The Turning Darkness

I drive in the dark a lot right now. If you live in the northern part of the northern hemisphere, you probably do too. But even if you’re in a sunny clime right now, I bet you’ve experience this sensation too: when you’re making a turn and there is a moment, before the headlights swing around to illuminate your path, where you are swinging into darkness. Was the road really there? Did I judge the turn correctly?

Lantern in darkOnce when I was driving an unfamiliar neighborhood in Pittsburgh, the road I was turning for dropped off steeply. As my headlights swung around they shone into nothingness. I thought for a moment that the road had literally dropped out from under me. My stomach certainly did.

But the never-ending miracle is that every time, eventually, the road does appear. The turn is completed, the headlights are shining straight ahead once more, and there, in a narrow path, is the road forward. On one hand, I expect it, or I never would have made the turn, but on the other hand, there is something surprising about the way it emerges out of the dark. Thank you, Jesus.

I was reading Luke’s account of Christmas the other night, the part where the shepherds were watching their sheep out in the dark fields. (Not even a headlight out there.) An angel suddenly appeared with the message of Jesus’ birth, and then a whole host of angels began praising God. It doesn’t say how long the angels stayed, but it reports that at some point they all left and went into heaven. Can you imagine this scene? Quiet darkness, light and sound, quiet darkness again. I can tell you what I’d be saying if I was one of those shepherds. I’d be saying, “Did you just see that? Did that really happen?”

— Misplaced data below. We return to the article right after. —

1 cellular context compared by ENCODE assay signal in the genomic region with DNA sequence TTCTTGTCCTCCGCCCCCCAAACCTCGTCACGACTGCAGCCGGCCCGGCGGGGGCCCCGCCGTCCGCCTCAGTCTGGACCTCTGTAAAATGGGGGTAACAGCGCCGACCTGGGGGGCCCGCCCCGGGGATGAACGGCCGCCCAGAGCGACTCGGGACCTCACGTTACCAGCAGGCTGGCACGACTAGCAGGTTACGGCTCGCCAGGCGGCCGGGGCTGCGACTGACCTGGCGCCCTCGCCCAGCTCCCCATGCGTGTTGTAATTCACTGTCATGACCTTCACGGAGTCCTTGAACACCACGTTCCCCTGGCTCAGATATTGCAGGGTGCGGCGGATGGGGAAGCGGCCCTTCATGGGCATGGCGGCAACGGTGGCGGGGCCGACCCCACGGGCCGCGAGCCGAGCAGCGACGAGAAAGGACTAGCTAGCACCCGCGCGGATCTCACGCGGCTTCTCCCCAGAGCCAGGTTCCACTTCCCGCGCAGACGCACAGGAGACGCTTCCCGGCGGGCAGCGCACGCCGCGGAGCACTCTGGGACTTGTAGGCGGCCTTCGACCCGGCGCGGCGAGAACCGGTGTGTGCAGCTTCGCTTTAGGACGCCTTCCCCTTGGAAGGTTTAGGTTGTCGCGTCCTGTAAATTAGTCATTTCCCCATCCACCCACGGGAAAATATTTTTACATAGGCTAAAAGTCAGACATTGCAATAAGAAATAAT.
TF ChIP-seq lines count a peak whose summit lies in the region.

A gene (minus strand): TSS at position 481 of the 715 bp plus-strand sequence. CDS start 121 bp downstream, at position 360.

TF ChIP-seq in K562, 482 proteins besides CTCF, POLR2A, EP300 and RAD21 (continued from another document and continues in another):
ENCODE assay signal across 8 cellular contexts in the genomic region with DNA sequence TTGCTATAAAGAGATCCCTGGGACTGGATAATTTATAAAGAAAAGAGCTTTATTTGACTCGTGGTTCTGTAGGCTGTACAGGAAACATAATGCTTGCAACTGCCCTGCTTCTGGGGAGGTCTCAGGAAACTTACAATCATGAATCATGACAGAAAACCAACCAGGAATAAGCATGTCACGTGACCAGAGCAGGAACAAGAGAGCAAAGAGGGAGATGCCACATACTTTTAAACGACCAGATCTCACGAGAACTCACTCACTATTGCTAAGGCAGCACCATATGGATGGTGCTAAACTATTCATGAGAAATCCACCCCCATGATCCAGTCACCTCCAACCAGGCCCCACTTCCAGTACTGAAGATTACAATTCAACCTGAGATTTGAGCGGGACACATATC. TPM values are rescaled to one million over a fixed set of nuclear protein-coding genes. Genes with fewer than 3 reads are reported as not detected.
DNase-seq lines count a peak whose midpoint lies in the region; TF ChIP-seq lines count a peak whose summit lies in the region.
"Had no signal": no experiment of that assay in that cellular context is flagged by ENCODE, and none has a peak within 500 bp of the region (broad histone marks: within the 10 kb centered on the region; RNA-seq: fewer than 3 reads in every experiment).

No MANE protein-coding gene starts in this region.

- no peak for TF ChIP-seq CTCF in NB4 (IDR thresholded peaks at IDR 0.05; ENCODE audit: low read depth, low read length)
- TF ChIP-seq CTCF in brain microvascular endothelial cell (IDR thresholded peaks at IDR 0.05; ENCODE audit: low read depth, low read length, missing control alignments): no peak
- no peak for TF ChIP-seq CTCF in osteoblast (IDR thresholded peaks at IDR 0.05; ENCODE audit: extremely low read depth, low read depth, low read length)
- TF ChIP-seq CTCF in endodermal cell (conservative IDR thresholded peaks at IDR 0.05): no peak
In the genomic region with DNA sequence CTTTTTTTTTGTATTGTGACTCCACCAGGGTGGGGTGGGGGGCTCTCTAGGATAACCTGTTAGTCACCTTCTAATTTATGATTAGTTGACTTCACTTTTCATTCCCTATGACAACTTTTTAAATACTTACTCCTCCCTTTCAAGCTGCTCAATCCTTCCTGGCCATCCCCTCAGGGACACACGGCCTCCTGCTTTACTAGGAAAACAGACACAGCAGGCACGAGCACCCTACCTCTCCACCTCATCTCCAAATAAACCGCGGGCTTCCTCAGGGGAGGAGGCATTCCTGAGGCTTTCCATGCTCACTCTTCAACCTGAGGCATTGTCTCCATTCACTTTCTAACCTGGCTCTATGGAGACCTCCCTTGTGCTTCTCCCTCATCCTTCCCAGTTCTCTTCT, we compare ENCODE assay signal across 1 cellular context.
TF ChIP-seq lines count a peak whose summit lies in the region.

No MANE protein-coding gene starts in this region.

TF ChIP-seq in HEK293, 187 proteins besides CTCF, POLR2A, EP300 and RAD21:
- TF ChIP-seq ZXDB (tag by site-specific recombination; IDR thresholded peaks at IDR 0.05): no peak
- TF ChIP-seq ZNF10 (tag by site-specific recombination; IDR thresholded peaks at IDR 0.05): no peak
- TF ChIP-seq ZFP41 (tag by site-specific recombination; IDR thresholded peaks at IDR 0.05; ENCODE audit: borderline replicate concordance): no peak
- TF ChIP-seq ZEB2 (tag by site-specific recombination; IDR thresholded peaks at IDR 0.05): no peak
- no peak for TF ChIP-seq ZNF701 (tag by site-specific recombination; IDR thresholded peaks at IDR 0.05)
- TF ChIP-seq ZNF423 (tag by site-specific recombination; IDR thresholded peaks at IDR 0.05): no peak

But that’s not what the Bible records. It says the shepherds said to one another, “Let’s go to Bethlehem and see this thing that has happened, which the Lord has told us about.”

This most amazing thing has happened, and it’s like they were expecting it. Out of the darkness, a complete turn of events. And a path forward, narrowly lit, straight to Jesus.

Toy Lamb with CandleSo they went. And they found him. Just as they had been told.

There is an assurance that comes when the Lord speaks. While we may find examples in the Bible of uncertainty and doubt – Gideon with his fleeces and even John the Baptist questioning Jesus from prison come to mind – generally when God speaks, the recipient knows it’s God. The shepherds didn’t question the experience. Instead, they started running down the path to Bethlehem. “Let’s see this thing that has happened!” they shouted. And out of the darkness, they found a path that led to grace, and forgiveness, and hope. Like a road they were expecting all along and just couldn’t quite see… until it was right there.

May this Christmas season be one of unfurled expectations. May the darkness be turning. May the light appear. And may we see this most amazing miracle which the Lord has told us about.


Janet Beagle, Ph.D. serves as director of graduate programs for Purdue University’s College of Engineering and is a writer, a Bible study teacher, and a student of God’s word. In her spare time, she likes to eat other people’s cooking and hike with her dog, Marly. Read more of Janet’s Christian reflections at


  1. Thanks Janet…Merry Christmas to you! I enjoy your devotions and look forward to reading them every month. You present concepts in ways that really make me think or show me a different way to think about something. Such as this one did. I drive in the dark too and can imagine what you describe. It was a perfect analogy. Thanks again.

  2. Powerful, Janet. I don’t enjoy driving in the dark. So what a great analogy to Jesus as the light of the world who came at Christmas to dispel darkness in our lives.

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